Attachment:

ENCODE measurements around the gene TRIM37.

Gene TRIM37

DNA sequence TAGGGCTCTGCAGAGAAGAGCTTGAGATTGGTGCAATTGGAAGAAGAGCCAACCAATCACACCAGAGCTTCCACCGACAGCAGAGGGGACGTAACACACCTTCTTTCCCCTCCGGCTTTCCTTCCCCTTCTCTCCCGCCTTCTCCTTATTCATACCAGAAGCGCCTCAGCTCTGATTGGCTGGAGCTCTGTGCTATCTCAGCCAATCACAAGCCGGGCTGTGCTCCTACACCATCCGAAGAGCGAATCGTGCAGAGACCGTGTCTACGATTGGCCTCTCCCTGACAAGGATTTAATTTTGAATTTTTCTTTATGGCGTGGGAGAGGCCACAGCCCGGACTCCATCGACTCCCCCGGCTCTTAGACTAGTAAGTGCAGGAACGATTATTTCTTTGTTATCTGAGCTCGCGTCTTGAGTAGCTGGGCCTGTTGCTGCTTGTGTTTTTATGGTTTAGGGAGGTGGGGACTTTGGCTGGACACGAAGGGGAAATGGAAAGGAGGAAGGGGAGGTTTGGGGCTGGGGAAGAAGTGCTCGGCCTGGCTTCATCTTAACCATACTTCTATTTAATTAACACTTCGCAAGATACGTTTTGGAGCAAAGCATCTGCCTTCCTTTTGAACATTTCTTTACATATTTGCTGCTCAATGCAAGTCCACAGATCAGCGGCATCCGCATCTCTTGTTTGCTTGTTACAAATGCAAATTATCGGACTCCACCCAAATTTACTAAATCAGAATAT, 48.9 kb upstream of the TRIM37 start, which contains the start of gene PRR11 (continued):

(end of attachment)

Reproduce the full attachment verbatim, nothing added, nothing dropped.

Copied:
ENCODE measurements around the gene TRIM37.

Gene TRIM37

DNA sequence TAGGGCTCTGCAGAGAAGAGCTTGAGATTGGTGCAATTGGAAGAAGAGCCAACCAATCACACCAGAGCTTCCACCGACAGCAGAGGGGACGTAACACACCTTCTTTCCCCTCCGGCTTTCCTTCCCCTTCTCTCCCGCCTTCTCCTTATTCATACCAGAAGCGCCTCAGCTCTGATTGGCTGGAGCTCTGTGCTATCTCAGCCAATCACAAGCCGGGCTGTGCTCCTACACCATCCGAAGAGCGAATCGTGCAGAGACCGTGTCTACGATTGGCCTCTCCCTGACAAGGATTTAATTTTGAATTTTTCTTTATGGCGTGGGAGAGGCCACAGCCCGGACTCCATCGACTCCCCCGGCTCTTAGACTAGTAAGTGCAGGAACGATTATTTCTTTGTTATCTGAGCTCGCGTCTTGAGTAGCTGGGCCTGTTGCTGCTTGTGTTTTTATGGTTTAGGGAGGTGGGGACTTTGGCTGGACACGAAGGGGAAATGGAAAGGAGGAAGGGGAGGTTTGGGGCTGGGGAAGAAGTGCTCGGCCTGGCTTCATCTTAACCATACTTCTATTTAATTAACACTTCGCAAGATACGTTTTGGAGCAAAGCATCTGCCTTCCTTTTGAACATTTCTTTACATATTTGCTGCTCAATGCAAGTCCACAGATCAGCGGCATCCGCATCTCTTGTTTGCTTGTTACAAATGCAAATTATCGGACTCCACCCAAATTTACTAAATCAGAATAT, 48.9 kb upstream of the TRIM37 start, which contains the start of gene PRR11 (continued):